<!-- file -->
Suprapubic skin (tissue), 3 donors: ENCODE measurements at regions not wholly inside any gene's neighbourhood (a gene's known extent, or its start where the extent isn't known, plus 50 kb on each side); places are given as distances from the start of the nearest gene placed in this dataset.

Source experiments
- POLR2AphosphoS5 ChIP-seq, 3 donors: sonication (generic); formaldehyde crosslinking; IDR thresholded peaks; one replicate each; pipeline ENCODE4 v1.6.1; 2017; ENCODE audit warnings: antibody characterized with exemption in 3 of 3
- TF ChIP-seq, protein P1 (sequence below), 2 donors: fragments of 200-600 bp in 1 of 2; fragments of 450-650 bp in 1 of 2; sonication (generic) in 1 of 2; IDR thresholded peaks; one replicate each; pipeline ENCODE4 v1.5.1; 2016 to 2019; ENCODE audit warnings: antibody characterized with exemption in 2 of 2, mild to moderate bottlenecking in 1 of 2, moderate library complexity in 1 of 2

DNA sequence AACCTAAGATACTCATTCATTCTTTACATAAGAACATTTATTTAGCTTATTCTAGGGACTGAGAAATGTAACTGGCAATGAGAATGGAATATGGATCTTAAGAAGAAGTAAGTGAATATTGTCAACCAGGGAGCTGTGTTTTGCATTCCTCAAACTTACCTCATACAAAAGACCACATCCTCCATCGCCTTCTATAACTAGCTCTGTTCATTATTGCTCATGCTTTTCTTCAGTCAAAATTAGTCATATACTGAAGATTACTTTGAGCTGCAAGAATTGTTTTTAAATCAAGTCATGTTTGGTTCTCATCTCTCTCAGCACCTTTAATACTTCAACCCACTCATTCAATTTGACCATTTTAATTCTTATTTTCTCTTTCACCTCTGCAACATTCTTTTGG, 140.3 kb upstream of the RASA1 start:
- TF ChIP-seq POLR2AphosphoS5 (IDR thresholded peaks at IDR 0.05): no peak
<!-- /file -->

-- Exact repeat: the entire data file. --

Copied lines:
Suprapubic skin (tissue), 3 donors: ENCODE measurements at regions not wholly inside any gene's neighbourhood (a gene's known extent, or its start where the extent isn't known, plus 50 kb on each side); places are given as distances from the start of the nearest gene placed in this dataset.

Source experiments
- POLR2AphosphoS5 ChIP-seq, 3 donors: sonication (generic); formaldehyde crosslinking; IDR thresholded peaks; one replicate each; pipeline ENCODE4 v1.6.1; 2017; ENCODE audit warnings: antibody characterized with exemption in 3 of 3
- TF ChIP-seq, protein P1 (sequence below), 2 donors: fragments of 200-600 bp in 1 of 2; fragments of 450-650 bp in 1 of 2; sonication (generic) in 1 of 2; IDR thresholded peaks; one replicate each; pipeline ENCODE4 v1.5.1; 2016 to 2019; ENCODE audit warnings: antibody characterized with exemption in 2 of 2, mild to moderate bottlenecking in 1 of 2, moderate library complexity in 1 of 2

DNA sequence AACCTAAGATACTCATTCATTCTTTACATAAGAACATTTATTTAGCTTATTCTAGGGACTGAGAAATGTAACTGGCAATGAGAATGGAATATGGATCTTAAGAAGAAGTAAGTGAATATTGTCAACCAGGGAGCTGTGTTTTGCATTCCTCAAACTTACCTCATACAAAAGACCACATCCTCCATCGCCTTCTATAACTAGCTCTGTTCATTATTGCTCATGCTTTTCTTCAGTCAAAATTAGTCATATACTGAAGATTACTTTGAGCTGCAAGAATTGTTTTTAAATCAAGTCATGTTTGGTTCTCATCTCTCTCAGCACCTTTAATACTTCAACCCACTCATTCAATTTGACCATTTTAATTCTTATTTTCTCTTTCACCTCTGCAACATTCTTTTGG, 140.3 kb upstream of the RASA1 start:
- TF ChIP-seq POLR2AphosphoS5 (IDR thresholded peaks at IDR 0.05): no peak